Martin [10:26] I think it’s historical. Certainly, we grew up Bulleen. We didn’t have a lot of friends in Bulleen at our local school. My school was quite a while away. I used to have to ride 8 km every day to get to school. So I’d go from Balwyn to Box Hill South to get to school, or it’s actually might have been 10 km. My grandmother lived down the street, the elderly ladies live in the street. The gentleman that lives down the street that we did his garden for helping him in his garden on a Saturday in his veggie garden. I think it comes from having a community of people that were living together then. It certainly wasn’t a lot of young people there. We were probably one of – we were the biggest family certainly in the area. There were people there that we would go and do things for. Mrs. Amos, we’d go down and do some things for her. Or people like Mrs. Clark invites away on holidays. Grandmother lives around the next street or Ma and Pa were there. So, we did all these things like a family and that was always happening there. I think also, we got to working very early. I was doing a paper round when I was 12years old. I was on my bike doing a pharmacy around when I was 14years old. I would have to go knock on the door these elderly people and talk to them and hand in their medicines and stuff. I would be riding the bike out there and so I started connecting with people way back then.
Connecting in Childhood Makes it Natural for Me
Mark [11:26] So it will be ingrained inside your psyche and it’s just a natural part of you?
Martin [11:53] It’s a natural part. As I said, schooling wasn’t too good. I was probably a little bit bullied at school so I had a better comfort outside of school than I did at school. The school wasn’t my favorite place at all. I didn’t like it, I didn’t like it one bit. So, when I got out away from there my psyche changed. When I going to school, my psyche goes down. When I started recognizing that when I was 14 or 15 years old that something was wrong then. When I left school very quickly at 16 years old and started my apprenticeship as an optical dispenser 1975. I said, “yep, this is it.” My life changed was a changed overnight. Changed in me and those dark thoughts disappeared and life changed for me because I knew where I got out of my bad space.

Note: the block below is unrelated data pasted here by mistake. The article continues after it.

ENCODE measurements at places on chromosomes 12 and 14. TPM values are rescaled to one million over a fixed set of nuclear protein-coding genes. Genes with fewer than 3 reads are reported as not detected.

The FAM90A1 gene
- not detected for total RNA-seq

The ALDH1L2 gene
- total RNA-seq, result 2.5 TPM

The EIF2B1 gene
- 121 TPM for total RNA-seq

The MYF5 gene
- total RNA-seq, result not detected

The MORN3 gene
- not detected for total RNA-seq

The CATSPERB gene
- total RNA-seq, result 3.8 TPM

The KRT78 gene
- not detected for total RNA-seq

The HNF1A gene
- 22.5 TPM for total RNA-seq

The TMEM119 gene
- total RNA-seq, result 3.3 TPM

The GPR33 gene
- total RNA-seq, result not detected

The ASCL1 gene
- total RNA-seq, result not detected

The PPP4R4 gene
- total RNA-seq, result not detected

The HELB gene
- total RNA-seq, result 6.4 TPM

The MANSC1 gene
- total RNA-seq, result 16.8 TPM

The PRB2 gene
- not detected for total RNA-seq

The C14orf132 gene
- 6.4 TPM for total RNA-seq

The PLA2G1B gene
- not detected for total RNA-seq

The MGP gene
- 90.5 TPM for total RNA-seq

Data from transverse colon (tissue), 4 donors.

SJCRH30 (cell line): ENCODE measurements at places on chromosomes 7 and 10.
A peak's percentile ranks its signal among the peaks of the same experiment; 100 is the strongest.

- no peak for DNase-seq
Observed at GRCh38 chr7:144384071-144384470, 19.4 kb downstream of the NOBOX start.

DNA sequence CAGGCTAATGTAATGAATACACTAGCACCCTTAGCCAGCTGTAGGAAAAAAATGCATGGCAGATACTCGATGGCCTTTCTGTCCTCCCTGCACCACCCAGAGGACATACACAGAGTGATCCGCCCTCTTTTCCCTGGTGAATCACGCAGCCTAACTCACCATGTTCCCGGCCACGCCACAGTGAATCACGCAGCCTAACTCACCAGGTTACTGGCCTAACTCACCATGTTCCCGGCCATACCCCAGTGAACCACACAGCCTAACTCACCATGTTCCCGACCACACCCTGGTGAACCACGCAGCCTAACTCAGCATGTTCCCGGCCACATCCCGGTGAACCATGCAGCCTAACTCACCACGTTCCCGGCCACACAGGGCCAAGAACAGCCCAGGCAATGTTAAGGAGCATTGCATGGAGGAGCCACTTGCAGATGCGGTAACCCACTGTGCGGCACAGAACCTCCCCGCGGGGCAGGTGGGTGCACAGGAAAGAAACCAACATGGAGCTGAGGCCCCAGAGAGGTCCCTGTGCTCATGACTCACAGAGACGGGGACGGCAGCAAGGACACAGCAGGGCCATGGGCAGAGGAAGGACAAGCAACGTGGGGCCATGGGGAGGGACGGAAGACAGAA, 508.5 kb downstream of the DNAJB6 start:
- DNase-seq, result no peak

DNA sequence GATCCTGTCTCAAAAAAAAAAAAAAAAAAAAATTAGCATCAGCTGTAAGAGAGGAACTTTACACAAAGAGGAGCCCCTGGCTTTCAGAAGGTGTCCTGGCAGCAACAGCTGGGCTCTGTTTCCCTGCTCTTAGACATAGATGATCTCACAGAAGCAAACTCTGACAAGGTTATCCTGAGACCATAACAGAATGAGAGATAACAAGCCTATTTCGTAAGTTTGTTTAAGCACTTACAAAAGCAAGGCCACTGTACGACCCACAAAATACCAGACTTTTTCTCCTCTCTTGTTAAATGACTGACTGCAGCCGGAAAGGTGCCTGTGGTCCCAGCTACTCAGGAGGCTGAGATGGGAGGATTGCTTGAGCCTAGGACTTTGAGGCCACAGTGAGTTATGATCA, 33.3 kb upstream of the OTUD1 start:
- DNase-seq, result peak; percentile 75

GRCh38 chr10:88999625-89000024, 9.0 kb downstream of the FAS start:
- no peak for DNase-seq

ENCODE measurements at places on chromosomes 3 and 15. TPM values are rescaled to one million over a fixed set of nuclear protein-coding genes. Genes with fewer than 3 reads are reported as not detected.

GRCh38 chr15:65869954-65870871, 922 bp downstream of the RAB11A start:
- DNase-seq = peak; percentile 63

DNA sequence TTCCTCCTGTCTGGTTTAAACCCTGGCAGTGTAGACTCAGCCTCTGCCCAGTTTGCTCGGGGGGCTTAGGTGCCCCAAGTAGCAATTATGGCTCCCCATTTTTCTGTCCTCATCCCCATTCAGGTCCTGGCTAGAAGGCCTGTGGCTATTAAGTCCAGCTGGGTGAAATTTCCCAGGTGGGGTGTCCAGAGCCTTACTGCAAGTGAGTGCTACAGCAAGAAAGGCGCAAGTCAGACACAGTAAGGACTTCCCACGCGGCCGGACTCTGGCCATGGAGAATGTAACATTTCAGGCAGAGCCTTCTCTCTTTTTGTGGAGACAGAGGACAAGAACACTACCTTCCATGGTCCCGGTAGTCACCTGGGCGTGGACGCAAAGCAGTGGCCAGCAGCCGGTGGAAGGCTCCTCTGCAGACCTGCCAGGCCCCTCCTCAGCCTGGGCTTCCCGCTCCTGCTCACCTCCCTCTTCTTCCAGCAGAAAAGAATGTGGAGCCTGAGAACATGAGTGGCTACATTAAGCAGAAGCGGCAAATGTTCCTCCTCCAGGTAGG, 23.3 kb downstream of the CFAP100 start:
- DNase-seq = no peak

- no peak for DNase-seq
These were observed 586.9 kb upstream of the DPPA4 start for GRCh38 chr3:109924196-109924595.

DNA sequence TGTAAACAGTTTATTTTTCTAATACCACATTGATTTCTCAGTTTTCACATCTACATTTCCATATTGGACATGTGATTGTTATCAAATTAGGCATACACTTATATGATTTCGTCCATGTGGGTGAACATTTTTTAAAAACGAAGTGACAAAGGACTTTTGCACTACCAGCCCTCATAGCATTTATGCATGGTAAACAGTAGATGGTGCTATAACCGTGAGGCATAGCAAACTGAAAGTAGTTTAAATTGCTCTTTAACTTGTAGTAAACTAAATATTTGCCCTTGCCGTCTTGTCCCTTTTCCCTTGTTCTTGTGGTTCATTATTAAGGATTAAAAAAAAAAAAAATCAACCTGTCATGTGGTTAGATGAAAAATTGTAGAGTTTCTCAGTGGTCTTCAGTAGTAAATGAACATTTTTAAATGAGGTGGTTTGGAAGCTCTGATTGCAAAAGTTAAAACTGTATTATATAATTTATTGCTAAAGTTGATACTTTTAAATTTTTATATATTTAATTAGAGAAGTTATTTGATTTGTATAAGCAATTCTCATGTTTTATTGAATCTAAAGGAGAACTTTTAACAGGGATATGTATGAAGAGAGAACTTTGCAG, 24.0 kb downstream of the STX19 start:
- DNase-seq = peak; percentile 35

Mark [12:37] Is it like a door opened up and something shifted?
Martin [12:40] Oh, yeah, absolutely. It was like, everything shifted. It was just, yeah, the smile came back. There was a reason for doing things. I wasn’t being- I wasn’t actually feeling that I was going to go there and you know, up picked on again. So having that thought and then having children going through schooling where some bullying went on, it was good to be able to talk to them about it. I could say, ‘well, it is – has happened, but let’s see what we can do now about fixing this.’ We’re not going to lock you in one place where you’re going to be caught by this because it is really – a real concern to you when this sort of happens. So let’s get you have that situation, create a new life and new situation for you. It worked very well so – I’ve done that with my daughter and that work really very well.
Connections Create Energy
Mark [13:27] With the connections to the community and the connections to others. What do you notice happens to your energy, your internal energy?
Martin [13:37] Everybody says you’re really bubbly and yours talking and getting things done. My internal energy is really good. As I said, I sleep well. I tend to wake up in the morning. I set my alarm and it doesn’t matter what time I’ve set it for – I wake up before my alarm every morning. I get up and I’m ready to go, I start moving.
Mark [13:59] Connected to the day?
Martin [14:00] Yeah, connected to the day? So yeah, probably a bit like a sundowner in a way. I like daytime the light hours but then I could still go through tonight. When I do get tired, and I do get tired when at a tight time comes I’m tired, that’s it bed. I am not going to drag myself through anything that starts hurting me physically and mentally and I’ll no, it’s bedtime. There is nothing you can do about now. It’ll be back there tomorrow, no need to go and stress about it now. You’re not going to achieve as much as you can when you’re feeling much better. So I get tired and you know 11 o’clock at night if I’m not in bed, that’s pretty unusual but I do like to get there.
Connection to our Communities
Mark [14:46] The connection to the community how important to the well-being of the community are connections within communities?
Martin [14:54] If the community doesn’t have a connection, then it’s not really community. It needs that connection on all levels for it to work. Whether it’s across from Men’s Health just talking to each other. The Men’s Shed is a great connection to the community. It’s helping a lot of men in that field certainly. The community houses, are all important bit of connection to the community. They bring families, they bring new people into the community. Anybody that’s new into our communities, any of their communities on Surf Coast, Anglesea, Torquay. They all…new people, we encourage them to go to the community houses. They all find out what the connections are there. What things they can do. Who they can go and see. Instead of being depressed at home and then ending up at the doctors. Sadly, for doctors, most of the cases they are bulk-billing for or they’re doing billing for people with mental health issues. 75% of the things are not actually medically related quite a lot of them are mental health issues. A lot of those could be helped with connection to the community. How do we talk to lonely people and how do we create that connection.